And even if you have seen it before, you need to refresh your memory to put the NAD’s holding in context. (We promise we are in no way affiliated with the Dollar Shave people and get no pay-per-click revenues. We would like to have a beer with these guys, however.).


Continue Reading NAD Doesn’t Trim Back Humor with a Razor – Important New Ruling on Puffery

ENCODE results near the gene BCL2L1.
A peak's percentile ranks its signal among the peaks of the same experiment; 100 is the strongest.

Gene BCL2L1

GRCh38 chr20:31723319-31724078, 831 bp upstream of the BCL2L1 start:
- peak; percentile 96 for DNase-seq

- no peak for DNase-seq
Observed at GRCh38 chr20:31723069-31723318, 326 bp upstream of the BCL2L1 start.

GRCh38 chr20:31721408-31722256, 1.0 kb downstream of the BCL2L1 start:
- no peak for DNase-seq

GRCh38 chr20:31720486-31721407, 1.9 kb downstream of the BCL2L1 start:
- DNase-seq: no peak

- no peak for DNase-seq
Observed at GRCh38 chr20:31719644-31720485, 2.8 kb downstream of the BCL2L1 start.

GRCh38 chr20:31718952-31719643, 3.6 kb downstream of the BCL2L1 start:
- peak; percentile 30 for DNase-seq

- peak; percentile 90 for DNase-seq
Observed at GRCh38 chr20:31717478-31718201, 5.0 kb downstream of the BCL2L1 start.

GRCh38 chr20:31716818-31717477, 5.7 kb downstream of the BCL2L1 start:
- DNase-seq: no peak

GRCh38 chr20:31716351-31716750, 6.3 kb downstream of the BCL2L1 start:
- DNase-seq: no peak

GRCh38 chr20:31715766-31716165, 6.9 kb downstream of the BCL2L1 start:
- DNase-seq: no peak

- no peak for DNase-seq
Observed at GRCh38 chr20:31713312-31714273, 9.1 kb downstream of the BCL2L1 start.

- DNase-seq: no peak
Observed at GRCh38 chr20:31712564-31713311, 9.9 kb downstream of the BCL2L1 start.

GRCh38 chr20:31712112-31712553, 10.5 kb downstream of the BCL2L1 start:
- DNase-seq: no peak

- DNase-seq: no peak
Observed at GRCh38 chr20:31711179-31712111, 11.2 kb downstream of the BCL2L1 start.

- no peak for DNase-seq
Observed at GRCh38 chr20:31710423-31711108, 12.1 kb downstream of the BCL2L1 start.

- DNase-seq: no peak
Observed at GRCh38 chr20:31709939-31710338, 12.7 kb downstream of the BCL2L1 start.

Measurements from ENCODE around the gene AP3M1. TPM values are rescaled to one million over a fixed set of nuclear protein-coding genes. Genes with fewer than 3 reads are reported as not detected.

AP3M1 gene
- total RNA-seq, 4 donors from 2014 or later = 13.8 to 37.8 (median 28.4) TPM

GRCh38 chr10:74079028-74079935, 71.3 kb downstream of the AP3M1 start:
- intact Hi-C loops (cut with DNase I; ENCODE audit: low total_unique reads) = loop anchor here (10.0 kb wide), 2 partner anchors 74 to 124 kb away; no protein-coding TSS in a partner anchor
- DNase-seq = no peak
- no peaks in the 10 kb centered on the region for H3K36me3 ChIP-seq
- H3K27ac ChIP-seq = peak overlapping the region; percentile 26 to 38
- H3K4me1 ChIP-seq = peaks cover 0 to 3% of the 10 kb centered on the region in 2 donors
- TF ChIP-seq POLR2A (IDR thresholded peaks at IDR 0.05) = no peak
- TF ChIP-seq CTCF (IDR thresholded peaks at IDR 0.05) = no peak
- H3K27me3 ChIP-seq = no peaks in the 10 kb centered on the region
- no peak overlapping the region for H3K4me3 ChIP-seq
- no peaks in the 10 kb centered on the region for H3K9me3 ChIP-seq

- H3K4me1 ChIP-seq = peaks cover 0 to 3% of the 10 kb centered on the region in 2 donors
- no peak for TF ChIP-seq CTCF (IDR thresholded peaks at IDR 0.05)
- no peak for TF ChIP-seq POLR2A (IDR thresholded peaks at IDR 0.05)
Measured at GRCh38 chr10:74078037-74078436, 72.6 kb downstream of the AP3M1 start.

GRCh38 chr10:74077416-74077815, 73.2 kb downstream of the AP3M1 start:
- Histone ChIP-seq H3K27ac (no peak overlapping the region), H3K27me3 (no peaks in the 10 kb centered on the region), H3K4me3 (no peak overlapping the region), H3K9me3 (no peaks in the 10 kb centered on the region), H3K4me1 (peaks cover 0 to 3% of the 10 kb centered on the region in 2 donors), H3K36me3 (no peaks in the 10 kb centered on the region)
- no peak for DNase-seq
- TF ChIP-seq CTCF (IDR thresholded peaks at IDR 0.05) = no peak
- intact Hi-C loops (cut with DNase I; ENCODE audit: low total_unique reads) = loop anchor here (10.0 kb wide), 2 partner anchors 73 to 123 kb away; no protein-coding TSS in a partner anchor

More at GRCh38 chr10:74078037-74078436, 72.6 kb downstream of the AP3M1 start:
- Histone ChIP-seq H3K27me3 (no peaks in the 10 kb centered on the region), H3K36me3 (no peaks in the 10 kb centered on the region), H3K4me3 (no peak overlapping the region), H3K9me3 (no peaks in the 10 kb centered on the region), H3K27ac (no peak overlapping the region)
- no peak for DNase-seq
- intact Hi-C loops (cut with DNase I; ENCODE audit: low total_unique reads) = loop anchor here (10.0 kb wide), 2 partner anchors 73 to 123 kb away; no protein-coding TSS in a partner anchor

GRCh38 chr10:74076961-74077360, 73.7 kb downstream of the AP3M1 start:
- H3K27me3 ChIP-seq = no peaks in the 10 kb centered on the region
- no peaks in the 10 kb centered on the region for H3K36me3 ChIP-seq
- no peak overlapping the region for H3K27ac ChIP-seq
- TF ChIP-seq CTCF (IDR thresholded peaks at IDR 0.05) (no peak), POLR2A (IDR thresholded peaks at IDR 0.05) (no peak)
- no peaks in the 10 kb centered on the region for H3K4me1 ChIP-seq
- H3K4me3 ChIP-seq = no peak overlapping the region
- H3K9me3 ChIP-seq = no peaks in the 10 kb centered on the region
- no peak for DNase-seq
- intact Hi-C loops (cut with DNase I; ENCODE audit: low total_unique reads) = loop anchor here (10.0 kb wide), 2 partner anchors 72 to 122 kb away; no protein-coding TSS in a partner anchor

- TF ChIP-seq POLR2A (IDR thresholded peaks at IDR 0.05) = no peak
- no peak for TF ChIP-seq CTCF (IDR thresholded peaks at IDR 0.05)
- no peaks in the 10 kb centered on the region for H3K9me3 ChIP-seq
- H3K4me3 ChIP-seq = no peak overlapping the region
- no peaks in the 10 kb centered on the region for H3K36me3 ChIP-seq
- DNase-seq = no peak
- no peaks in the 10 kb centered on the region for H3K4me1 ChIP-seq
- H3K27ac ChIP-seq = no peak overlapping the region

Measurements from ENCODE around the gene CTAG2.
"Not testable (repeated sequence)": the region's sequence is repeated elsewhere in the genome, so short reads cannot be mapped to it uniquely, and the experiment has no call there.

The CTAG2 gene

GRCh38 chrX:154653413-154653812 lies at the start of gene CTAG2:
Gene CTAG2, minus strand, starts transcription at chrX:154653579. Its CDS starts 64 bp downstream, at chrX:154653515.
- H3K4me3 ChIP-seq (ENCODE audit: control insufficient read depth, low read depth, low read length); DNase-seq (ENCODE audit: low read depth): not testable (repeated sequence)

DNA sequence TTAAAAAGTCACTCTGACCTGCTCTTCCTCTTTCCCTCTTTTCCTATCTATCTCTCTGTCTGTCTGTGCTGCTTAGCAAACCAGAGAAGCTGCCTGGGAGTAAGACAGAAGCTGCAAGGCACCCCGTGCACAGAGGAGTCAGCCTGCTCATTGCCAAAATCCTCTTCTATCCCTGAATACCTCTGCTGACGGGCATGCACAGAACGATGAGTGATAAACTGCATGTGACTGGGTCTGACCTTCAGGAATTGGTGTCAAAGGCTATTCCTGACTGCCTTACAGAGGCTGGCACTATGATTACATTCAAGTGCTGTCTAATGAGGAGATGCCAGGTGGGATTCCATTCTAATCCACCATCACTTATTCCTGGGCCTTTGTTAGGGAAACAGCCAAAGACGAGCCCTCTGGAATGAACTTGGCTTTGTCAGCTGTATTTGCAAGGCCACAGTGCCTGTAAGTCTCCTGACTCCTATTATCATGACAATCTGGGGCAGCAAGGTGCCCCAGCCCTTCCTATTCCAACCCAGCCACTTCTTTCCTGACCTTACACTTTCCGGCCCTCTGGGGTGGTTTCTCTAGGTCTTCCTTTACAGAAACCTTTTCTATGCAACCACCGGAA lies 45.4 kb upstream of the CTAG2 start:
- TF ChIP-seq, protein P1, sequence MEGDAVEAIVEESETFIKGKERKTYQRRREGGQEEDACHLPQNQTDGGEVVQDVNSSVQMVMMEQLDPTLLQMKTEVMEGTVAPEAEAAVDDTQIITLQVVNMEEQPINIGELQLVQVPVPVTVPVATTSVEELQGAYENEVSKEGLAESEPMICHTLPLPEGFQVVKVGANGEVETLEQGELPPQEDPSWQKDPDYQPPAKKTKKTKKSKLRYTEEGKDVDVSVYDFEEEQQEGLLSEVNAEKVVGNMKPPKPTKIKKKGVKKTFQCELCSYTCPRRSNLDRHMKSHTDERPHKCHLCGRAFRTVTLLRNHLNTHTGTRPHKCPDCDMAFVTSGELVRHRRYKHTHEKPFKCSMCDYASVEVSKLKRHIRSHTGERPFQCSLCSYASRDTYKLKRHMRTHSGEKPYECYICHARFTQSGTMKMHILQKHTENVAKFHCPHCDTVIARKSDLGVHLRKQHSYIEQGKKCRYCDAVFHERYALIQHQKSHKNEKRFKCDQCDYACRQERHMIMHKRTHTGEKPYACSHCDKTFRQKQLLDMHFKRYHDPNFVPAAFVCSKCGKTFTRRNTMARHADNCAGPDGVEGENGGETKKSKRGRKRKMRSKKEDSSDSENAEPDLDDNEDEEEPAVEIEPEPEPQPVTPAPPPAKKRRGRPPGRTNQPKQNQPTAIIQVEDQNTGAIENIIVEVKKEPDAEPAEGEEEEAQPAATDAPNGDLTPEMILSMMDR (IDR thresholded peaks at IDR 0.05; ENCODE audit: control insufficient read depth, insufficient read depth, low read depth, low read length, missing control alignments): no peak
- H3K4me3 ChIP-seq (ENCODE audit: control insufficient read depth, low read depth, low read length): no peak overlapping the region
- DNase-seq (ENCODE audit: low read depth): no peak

We love a good March Madness legal blog (see here and here and here)  and NAD gave us some great fodder this month deciding a case between two large daily fantasy sports league websites.   This one wasn’t exactly an upset like so many of the games this year leading to the Sweet 16.   DraftKings claimed it was the “largest US-based destination for daily fantasy sports.”  FanDuel cried foul.  There was no dispute that FanDuel is larger by a significant margin.  The issue was whether the company was US or non-US based, the key factor which would render the claim either literally true or literally false.  This case is a riff on Made in USA analysis.  Instead of focusing on where a good is manufactured, including its component parts, this case looked to the right definition for determining where a corporation is based.  The NAD noted that consumers “often care very much about the domestic nature of products that they purchase, and such sentiments are likely to also be felt about services that they patronize.  For example, for consumers concerned about unemployment in the United States, the fact that a competing company’s labor force resides in another country may be quite important when deciding which company’s website to patronize.”  As an aside, we are not so sure there are consumers who would base a purchase decision on where key executives sit or where key corporate decision are made, as opposed to where a company’s employees reside.  That said, there is certainly an advantage in claiming to be the largest or No. 1, as it may well convey a message that a company has passed the test by rising to the top in terms of market share.   And it is not unusual for a company to try to create a category in which it can be the champion.  NAD said such a claim is particularly impactful in this case because “consumers are attracted to ‘larger’ daily fantasy sports websites because they have larger pools of players and prizes.”